Op-Ed from the Morning Consult, March 9, 2020
By Jonathan Day and Michael Mahoney, Tapestry Networks
Cyberattackers from abroad don’t care much about the difference between government and the private sector in the United States. They may have reasons for targeting one over the other in an individual instance, but their goal often is to exploit weaknesses and disrupt operations.
The Sony Pictures hack from 2014 is a great example. Hackers believed to be close to North Korea — or maybe the North Korean government itself — attacked a film studio with the goal of disrupting the release of a movie critical of North Korea. That cyberattack shows that it’s not just the public sector that has national security vulnerabilities on the cyber front.
That is why a chorus from the private sector is emerging, calling for better coordination between the government and corporations on dealing with emerging and evolving cybersecurity threats. Congress can play a role in bridging the two sides.
We heard that when we convened members of the Cyber Risk Director Network, a gathering of non-executive directors from some of the biggest American public companies, including Apple, General Motors, General Electric, Home Depot, Citigroup, and Delta Air Lines. They participated in a frank discussion of how giant corporations — and especially their boards — address cyber risk. The result is a comprehensive report on their conversation, although one that does not attempt to speak for the group as a whole or from any one individual or company’s perspective.
For the private sector, cyber risk is more fluid and potentially damaging than some of the traditional risks facing large public companies.
While the group also touched on the importance of how to address cyber risk through board governance and the board’s role in cyber incident response, deeper public-private collaboration on cyber risk was a priority, albeit one that carries its own cautions.
At present, collaboration between the government and the private sector is embryonic. Cooperation is hindered by legal and structural barriers as well as a lack of trust between the two groups.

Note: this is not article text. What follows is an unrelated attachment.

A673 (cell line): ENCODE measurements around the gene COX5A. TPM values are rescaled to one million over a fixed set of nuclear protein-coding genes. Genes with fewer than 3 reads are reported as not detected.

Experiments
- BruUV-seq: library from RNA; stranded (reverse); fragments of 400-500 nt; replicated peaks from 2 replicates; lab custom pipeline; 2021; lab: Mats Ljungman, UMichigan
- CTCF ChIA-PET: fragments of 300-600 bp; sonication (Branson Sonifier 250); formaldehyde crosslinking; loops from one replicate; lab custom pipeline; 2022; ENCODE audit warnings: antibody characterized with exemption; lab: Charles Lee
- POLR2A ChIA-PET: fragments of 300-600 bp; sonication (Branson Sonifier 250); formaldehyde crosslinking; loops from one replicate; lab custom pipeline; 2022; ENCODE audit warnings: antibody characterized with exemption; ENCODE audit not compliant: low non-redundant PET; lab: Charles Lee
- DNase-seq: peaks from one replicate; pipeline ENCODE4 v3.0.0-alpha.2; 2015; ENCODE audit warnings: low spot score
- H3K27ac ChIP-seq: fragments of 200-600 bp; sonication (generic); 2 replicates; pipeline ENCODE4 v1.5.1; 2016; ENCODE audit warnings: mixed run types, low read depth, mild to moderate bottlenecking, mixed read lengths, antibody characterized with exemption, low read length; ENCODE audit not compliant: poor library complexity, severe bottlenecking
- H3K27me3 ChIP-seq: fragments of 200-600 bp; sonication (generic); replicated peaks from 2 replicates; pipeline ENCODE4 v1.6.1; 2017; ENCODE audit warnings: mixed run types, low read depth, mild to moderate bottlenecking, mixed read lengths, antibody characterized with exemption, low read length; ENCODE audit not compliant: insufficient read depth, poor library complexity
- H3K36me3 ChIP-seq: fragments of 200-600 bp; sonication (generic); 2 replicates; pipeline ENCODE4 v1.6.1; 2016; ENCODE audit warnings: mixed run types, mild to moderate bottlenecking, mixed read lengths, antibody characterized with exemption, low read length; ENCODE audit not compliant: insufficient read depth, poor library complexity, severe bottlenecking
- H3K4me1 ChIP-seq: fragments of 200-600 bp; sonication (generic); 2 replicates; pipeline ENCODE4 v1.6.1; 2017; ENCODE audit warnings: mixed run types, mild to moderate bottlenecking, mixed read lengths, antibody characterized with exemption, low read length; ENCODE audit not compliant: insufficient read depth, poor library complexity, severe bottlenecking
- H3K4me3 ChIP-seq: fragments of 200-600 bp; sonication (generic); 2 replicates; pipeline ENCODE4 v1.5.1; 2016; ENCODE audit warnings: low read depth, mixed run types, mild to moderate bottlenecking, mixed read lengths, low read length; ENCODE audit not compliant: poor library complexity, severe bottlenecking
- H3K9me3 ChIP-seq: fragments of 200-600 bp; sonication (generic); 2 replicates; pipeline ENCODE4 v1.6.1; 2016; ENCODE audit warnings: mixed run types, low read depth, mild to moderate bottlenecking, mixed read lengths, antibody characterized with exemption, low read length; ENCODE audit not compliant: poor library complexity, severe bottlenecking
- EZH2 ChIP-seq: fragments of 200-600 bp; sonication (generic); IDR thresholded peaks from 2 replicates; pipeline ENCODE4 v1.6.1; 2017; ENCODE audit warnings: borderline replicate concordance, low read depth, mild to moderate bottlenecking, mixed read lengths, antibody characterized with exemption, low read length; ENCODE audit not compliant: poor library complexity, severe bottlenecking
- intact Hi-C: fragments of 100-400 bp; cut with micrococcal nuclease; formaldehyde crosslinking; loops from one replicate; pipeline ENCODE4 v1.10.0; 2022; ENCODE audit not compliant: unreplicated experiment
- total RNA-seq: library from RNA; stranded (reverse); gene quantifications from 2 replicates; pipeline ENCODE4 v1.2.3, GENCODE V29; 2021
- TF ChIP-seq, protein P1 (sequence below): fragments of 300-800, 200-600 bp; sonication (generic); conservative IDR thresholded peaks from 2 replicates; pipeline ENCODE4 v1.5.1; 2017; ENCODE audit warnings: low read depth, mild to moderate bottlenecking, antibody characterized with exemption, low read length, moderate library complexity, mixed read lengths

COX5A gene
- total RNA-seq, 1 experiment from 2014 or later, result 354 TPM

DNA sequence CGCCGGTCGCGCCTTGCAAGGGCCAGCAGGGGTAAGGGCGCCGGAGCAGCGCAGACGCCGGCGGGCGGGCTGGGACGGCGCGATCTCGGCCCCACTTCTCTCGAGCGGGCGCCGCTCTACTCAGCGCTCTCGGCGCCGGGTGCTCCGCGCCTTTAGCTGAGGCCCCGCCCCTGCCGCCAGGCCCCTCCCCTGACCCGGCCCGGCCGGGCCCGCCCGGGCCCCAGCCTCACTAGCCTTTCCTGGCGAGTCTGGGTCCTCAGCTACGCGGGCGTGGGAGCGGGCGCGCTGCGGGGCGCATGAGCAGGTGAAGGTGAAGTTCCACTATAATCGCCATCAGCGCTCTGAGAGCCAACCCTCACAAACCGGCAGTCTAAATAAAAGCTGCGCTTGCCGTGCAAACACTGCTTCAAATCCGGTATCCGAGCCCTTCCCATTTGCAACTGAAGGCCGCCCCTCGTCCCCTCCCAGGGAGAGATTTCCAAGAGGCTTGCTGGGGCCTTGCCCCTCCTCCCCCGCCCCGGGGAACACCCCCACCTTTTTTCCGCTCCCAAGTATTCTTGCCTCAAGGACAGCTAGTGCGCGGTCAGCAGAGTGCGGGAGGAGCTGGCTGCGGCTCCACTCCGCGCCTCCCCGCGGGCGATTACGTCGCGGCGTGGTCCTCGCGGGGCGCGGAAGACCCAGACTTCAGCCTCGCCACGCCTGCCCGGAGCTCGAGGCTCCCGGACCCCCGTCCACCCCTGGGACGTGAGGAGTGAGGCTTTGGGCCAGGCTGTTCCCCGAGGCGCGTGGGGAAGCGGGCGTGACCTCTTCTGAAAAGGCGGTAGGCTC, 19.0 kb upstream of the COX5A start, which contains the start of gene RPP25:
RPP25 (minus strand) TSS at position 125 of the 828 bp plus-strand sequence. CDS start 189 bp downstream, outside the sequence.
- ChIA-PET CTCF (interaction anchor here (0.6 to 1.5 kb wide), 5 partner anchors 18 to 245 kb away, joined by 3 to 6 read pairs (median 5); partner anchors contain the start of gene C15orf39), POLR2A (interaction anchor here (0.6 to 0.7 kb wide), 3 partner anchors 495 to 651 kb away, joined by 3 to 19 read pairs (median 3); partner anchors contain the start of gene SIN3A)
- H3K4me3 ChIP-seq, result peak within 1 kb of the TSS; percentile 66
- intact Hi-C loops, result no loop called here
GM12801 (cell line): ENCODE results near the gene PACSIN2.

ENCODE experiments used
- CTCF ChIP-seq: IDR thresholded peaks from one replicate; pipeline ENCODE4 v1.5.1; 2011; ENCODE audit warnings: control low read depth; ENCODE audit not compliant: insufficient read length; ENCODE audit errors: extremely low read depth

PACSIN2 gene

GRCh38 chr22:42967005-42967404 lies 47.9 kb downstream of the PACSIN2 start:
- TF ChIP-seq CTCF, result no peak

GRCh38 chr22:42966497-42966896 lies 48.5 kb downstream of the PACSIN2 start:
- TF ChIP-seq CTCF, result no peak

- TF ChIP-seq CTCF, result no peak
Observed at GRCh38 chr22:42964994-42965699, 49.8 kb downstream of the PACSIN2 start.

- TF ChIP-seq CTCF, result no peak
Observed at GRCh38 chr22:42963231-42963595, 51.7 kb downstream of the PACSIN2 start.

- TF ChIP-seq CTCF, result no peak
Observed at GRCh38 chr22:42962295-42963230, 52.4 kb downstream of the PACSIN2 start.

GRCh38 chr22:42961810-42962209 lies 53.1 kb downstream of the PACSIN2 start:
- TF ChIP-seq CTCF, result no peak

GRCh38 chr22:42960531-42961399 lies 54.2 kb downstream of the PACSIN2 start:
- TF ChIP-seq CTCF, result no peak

The structural differences between government agencies and companies, and even clashing missions across different government agencies, can limit the value of corporate-government interaction. On the private sector side, there are risks for sharing information, including from corporate competition to legal vulnerability.
The private sector sees taking the initiative to make changes for the better. This includes changing their approaches to working with government and educating Congress and federal agencies on the needs of large companies. When approached through a national security lens, government officials should take notice.
The CRDN members noted government efforts to improve public-private collaboration, including the 2015 Cybersecurity Information Sharing Act, temporary security clearances for corporate leaders, and deeper and more widely promulgated standards for dealing with cyber risk. But they see these as early-stage efforts. If they are to succeed at scale, structural and trust barriers need to be overcome.
In discussing the idea with policymakers, we found that there was an appetite on Capitol Hill for this type of collaboration.
One opportunity to move forward comes this month with the expected release of the Cyberspace Solarium Commission report, which reportedly will recommend a number of steps, including public-private collaboration measures, to address what is not working about the United States’ cyberspace deterrence capabilities.
The commission draws upon different parts of the government — Department of Homeland Security, Office of the Director of National Intelligence, Department of Defense, and bipartisan members from both chambers of Congress — and is evaluating the resources, response mechanisms and strategies for effectively providing for national cybersecurity.
The private sector will be watching this report closely, and with a particular interest in how the government views public-private cybersecurity collaboration and what steps, if any, it recommends for deepening that cooperation. It also will look at what the government proposes about its own organization when it comes to cyber defense.
The risks are real in cyberspace, and not dealing with them together puts both the government and the private sector at a disadvantage when compared with the nebulous and ever-evolving cyber threats. The private sector should put forth its own ideas about bridging the divide, and it should constructively engage with those put forth by the government.
If we don’t tackle the public-private challenges together in a deeper and more meaningful way, our national security will remain vulnerable on the cyber front.
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